# Types of Questions

Questions from this concept are asked in three different ways:- (Base)
_{10}to any other base and vice-versa. - (Base)
to (Base)_{x}and vice-versa; none of_{y}*x*and*y*being equal to 10 but*x*and*y*will be given. - (Base)
_{x}, value of_{y}*x*and*y*will not be given.

# (Base)_{10} to any other base and vice-versa

**Method 1**

Let us see in case of (74)

_{10}.(74)

_{10}= 7 Ã— 10^{1}+ 4 Ã— 10^{0}, since the base is 10.Now, if we have to convert this number in 9 base, then we will try to write it in terms of powers of 9.

(74)

_{10}= 8 Ã— 9^{1}+ 2 Ã— 9^{0}= (82)_{9}(74)

_{10}= 1 Ã— 8^{2}+ 1 Ã— 8^{1}+ 2 Ã— 8^{0}= (112)_{8}(74)

_{10}= 1 Ã— 7^{2}+ 3 Ã— 7^{1}+ 4 Ã— 7^{0 }= (134)_{7}(74)

_{10}= 2 Ã— 6^{2}+ 0 Ã— 6^{1}+ 2 Ã— 6^{0}= (202)_{6}While converting the numbers from decimal system to any other system of writing the numbers, we should be concerned with the following two rules

- Take maximum possible power of the base and then keep writing rest of the number with the help of lesser power of base (as illustrated in the above example).
- Once we have used (base)
; where n is the maximum power, we will be required to^{n}

E.g., Write the co-efficients of all the powers of base from 0 to (
Now, suppose we have to convert (356)
(356)

*n*âˆ’ 1) as in the case of (74)_{10}^{ }= (202)_{6}._{7}in the base of 10._{7}= 3 Ã— 7^{2}+ 5 Ã— 7^{1}+ 6 Ã— 7^{0}= (188)_{10}**Method 2**

Converting (74)

_{10}to the base of ( )_{9}_{}

So, (74)

Converting (74)

_{10}= (82)_{9}_{10}to the base of ( )_{8}_{}

So, (74)

_{10}= (112)_{8}_{}Converting (74)_{10}to the base of ( )_{7}_{}

So, (74)

_{10}= (134)_{7}_{}Converting (74)_{10}to the base of ( )_{6}_{}

So, (74)

_{10}= (202)_{6}

# (Base)_{x} to (Base)_{y} and vice-versa; none of x and y being equal to 10 but x and y will be given

Converting (345)_{8}to the base of ( )

_{9}

_{}

We will do this problem with the help of creating a bridge of base 10 between base 8 and base 9.

345 = 3 Ã— 8

(229)

However, if new base is a power of old base and vice-versa, then it can be converted directly also in the new base, i.e., we are not needed to go to base 10 for these kind of conversions.
E.g., (Base)
Converting (101110010)

At first, we will club three digits of binary number into a single block and then write the decimal equivalent of each group (left to right).

So, (101110010)

Now, (101)

(110)

(010)

So, (101110010)

At first, we will club four digits of binary number into a single block and then write the decimal equivalent of each group (left to right).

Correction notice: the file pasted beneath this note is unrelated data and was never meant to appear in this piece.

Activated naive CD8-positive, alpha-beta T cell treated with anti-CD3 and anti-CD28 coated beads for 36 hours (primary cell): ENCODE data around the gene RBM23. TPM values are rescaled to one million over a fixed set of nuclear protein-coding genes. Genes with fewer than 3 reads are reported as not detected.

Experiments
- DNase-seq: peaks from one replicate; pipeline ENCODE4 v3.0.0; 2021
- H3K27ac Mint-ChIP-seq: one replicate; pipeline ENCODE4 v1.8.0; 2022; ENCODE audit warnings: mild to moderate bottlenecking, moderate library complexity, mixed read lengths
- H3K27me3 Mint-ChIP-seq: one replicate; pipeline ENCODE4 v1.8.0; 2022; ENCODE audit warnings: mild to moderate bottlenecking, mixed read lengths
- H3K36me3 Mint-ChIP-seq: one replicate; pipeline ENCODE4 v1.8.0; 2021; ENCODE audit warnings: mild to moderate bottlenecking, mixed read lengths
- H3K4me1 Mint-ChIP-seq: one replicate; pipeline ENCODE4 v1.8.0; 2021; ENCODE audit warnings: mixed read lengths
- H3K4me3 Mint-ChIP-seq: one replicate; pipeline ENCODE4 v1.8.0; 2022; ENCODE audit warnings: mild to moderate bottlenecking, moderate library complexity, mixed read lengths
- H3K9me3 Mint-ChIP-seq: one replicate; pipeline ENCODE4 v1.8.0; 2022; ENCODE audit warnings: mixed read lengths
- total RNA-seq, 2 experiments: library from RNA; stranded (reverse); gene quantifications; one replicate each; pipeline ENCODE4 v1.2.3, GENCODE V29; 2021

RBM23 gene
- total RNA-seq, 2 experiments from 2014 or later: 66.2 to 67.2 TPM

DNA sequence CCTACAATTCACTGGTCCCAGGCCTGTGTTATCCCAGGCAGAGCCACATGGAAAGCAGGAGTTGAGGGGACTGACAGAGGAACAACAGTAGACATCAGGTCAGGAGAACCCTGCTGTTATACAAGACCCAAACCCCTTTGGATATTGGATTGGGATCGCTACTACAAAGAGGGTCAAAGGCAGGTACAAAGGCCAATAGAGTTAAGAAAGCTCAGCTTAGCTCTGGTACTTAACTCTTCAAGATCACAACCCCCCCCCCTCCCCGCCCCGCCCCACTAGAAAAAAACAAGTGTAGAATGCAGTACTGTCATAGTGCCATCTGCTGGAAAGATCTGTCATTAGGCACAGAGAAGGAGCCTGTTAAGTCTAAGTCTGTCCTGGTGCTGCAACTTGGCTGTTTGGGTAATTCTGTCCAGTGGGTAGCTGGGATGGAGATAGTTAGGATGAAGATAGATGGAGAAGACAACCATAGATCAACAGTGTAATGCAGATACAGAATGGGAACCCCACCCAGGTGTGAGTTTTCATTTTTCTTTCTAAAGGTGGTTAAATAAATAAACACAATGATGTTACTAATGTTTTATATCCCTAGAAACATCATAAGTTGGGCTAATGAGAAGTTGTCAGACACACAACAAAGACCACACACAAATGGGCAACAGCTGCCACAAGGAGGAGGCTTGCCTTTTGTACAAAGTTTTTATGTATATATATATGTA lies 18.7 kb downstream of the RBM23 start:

So, (101110010)

Now, decimal equivalent of (0001)

Decimal equivalent of (0111)

Decimal equivalent of (0010)

(101110010)

**Convert (345)***Step 1*_{8}into base 10.345 = 3 Ã— 8

^{2}+ 4 Ã— 8^{1}+ 5 Ã— 8^{0}= (229)_{10}*Step 2***Now convert this number in base 10 into base 9.**(229)

_{10}= 2 Ã— 9^{2}+ 7 Ã— 9^{1}+ 4 Ã— 9^{0}= (274)_{9}However, if new base is a power of old base and vice-versa, then it can be converted directly also in the new base, i.e., we are not needed to go to base 10 for these kind of conversions.

_{2}to (Base)_{4}or (Base)_{2}to (Base)_{8}conversion does not require a bridge of base 10._{2}to Octal ( )_{8}systemAt first, we will club three digits of binary number into a single block and then write the decimal equivalent of each group (left to right).

So, (101110010)

_{2 }is now (101)_{2}(110)_{2}(010)_{2}Now, (101)

_{2 }= 1 Ã— 2^{2}+ 0 + 1 Ã— 2^{0}= 5(110)

_{2}= 1 Ã— 2^{2}+ 1 Ã— 2^{1}+ 0 Ã— 2^{0}= 6(010)

_{2}= 0 Ã— 2^{2}+ 1 Ã— 2^{1}+ 0 Ã— 2^{0}= 2So, (101110010)

_{2 }= (562)_{8}_{}Converting (101110010)_{2}to Hexa-decimal ( )_{16}systemAt first, we will club four digits of binary number into a single block and then write the decimal equivalent of each group (left to right).

_{2 }is now (0001)_{2 }(0111)_{2 }(0010)_{2}Now, decimal equivalent of (0001)

_{2 }= 1Decimal equivalent of (0111)

_{2}= 7Decimal equivalent of (0010)

_{2}= 2(101110010)

_{2 }= (172)_{16}

# (Base)_{x} to (Base)_{y} , value of x and y will not be given

In these type of questions, normally some calculation is given in some unknown system of writing numbers and on the basis of that we will be required to solve the questions.Example

In a system of writing of N digits, 4 Ã— 6 = 30 and 5 Ã— 6 = 36. What will be the value of N = 3 Ã— 4 Ã— 5 in the same system of writing?

Solution

Let us assume that there are
So, (30)

â‡’ 3

â‡’
So, this system of writing has 8 digits.

In this system 3 Ã— 4 Ã— 5 = 60 will be written as 74. (60 = 7 Ã— 81 + 4 Ã— 80)

Alternatively, since this system is having 6 as one of its digits, minimum value of

*N*digits in this system of writing.*N*= 3 Ã—*N*^{1}+ 0 Ã—*N*^{0}= 24â‡’ 3

*N*= 24â‡’

*N*= 8In this system 3 Ã— 4 Ã— 5 = 60 will be written as 74. (60 = 7 Ã— 81 + 4 Ã— 80)

Alternatively, since this system is having 6 as one of its digits, minimum value of

*N*will be 7. Again, 24 is written as 30 in this system, so*N*is less than 10. Now use hit and trial for*N*= 7 or 8 or 9 to find out N in 24 = (30)_{N}.